Smart Marketing: Email Frequency Best Practices

     

Published: March 23, 2020

Email is one of the most reliable tools you have in your marketing toolbox, and it comes with one of the best returns on investment, too. For every dollar that is spent on marketing emails, an average of $42 is coming back in return. Of course, if you want to see that kind of performance, you have to find the right time to send out your messages. Here’s what you need to know about email frequency best practices.

Too Much or Too Little?
For every company and audience, there’s a sweet spot as far as how often you should be sending out emails. If you send too few, you’re missing opportunities to build better relationships and sell more. Frequent emails help boost brand awareness—even if your messages are not opened—as your subscribers will start to forget about you if it’s been too long.

On the flip side, sending too many messages can be just as risky. If you’re sending repetitive messages or irrelevant content, expect your unsubscribe rate to start climbing. To successfully send frequent emails, you’ll need to spend time and resources generating new ideas and creating content, and this can be time-consuming. The most serious risk of over sending is annoying recipients into marking your emails as spam. If enough people do this, your name will start landing on spam filters and automatically be marked as spam—even for people who have not specifically marked your messages as such.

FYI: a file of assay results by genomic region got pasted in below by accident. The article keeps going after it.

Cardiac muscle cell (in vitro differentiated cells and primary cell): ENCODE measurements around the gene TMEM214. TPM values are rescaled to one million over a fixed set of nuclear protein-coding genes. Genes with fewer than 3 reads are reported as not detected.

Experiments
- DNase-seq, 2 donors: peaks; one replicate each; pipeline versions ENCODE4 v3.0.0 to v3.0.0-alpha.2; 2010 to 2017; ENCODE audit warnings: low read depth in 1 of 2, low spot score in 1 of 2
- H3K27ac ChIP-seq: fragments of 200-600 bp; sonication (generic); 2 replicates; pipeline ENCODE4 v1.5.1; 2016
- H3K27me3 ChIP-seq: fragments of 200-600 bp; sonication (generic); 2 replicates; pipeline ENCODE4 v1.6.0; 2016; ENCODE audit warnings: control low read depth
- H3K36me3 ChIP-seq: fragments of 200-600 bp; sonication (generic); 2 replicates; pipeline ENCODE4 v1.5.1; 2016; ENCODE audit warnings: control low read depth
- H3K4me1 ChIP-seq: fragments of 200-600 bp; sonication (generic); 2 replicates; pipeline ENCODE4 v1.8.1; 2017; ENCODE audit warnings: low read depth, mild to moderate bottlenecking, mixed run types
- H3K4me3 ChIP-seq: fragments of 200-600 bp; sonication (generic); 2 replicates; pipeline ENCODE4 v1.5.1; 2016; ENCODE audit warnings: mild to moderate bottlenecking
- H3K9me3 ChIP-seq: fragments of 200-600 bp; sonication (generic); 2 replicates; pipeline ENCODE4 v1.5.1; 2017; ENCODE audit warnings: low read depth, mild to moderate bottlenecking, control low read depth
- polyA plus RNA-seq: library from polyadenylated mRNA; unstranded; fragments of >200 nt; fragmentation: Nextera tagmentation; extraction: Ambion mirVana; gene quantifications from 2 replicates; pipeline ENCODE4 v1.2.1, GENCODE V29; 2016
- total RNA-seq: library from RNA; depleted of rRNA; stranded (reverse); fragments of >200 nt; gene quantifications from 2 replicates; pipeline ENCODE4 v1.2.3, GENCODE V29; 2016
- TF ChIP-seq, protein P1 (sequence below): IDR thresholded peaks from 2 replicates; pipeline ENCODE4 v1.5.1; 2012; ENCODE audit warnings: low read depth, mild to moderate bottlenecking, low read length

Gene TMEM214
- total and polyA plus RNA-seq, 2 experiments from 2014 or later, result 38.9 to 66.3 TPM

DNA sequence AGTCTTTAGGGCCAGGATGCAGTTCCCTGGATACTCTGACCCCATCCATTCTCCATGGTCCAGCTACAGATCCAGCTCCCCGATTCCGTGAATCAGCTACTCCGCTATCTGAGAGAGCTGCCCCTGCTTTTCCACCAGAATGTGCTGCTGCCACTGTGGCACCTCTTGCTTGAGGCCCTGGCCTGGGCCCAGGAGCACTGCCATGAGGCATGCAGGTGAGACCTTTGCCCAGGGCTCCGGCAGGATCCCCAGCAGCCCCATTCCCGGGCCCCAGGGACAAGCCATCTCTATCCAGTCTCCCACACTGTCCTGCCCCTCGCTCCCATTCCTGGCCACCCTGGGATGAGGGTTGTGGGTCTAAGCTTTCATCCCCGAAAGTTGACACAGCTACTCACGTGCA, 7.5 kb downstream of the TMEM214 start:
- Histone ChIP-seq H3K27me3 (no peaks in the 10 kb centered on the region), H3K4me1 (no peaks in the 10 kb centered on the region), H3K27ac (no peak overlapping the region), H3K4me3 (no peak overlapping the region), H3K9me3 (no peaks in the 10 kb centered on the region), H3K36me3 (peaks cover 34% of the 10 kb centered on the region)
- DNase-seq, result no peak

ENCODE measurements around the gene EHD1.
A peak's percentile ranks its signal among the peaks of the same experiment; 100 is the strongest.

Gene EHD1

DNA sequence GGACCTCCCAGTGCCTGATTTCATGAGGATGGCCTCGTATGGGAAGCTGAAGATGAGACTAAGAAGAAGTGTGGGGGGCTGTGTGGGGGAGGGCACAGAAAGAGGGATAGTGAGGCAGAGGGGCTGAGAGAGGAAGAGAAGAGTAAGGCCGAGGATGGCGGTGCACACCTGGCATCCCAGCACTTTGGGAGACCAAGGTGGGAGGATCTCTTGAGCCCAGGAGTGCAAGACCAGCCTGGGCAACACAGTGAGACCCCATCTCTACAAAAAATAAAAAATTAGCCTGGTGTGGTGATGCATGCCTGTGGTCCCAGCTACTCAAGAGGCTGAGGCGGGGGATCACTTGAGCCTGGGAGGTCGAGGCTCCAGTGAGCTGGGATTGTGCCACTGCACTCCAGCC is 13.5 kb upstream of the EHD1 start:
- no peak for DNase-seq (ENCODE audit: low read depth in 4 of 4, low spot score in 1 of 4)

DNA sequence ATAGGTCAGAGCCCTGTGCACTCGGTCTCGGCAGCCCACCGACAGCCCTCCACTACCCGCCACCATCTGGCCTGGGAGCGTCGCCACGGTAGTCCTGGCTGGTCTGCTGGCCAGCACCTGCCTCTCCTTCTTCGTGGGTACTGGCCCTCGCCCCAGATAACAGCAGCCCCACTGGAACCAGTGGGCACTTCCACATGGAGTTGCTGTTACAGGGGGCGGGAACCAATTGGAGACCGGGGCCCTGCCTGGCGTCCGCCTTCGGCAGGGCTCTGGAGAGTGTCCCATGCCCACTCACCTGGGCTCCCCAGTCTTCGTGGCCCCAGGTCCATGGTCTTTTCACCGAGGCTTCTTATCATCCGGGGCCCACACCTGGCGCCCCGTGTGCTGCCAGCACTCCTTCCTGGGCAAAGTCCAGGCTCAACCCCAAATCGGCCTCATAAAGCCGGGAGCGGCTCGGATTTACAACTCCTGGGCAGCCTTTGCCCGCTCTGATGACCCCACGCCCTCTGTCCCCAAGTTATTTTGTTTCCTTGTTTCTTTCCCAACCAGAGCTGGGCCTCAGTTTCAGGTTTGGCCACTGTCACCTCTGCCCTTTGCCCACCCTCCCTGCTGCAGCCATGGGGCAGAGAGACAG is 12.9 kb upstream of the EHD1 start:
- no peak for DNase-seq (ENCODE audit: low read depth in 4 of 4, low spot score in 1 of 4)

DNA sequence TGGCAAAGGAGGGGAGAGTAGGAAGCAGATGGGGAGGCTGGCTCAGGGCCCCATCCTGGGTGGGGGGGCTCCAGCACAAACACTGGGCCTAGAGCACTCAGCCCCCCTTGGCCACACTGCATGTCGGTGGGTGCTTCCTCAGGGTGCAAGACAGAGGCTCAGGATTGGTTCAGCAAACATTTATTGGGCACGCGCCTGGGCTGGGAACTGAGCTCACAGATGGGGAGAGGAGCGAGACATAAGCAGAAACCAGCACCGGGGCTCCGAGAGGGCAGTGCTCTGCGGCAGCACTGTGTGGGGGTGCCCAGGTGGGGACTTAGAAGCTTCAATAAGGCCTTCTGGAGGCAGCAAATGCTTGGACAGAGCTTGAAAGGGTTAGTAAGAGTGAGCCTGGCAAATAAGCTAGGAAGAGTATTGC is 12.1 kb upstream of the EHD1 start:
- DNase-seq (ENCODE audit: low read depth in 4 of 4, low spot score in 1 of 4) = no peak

There’s a lot at stake here. But, there are some email frequency best practices based on what has been proven to work for others. That way, you can hone in on the sweet spot for your campaigns.

Email Frequency Best Practices: Your Audience
Once again, we begin a discussion on marketing best practices by looking at your audience. Look at the typical lifecycle of your customers: how often are repeat buyers making purchases? This is the single most informative piece of information to determine how often you send marketing messages.

Why? Let’s take a look. Suppose you sell expensive software packages that businesses typically re-evaluate every 3-5 years. Once a purchase has been made, there’s a bit of time when you may be able to capture an upsell, but after that, the window for that product is closed. Subscribers who have made this purchase may enjoy monthly updates that point out how to use different features, links to training videos, and other helpful bits that will help them make the most of their purchase (and hopefully return to you in a few years when it’s time to re-evaluate). Very few people are going to want to hear from you more often than that.

On the flip side, let’s suppose you sell children’s clothing. Kids grow constantly and are hard on their clothes. Seasons change and wardrobe needs fluctuate. Holidays come around, and it’s time for special occasion clothing. In other words, the sales cycle here is very short, which means that your email frequency can be quite high—weekly, or even several times per week, depending on your offers—without running into problems.

Know Your Goals Going In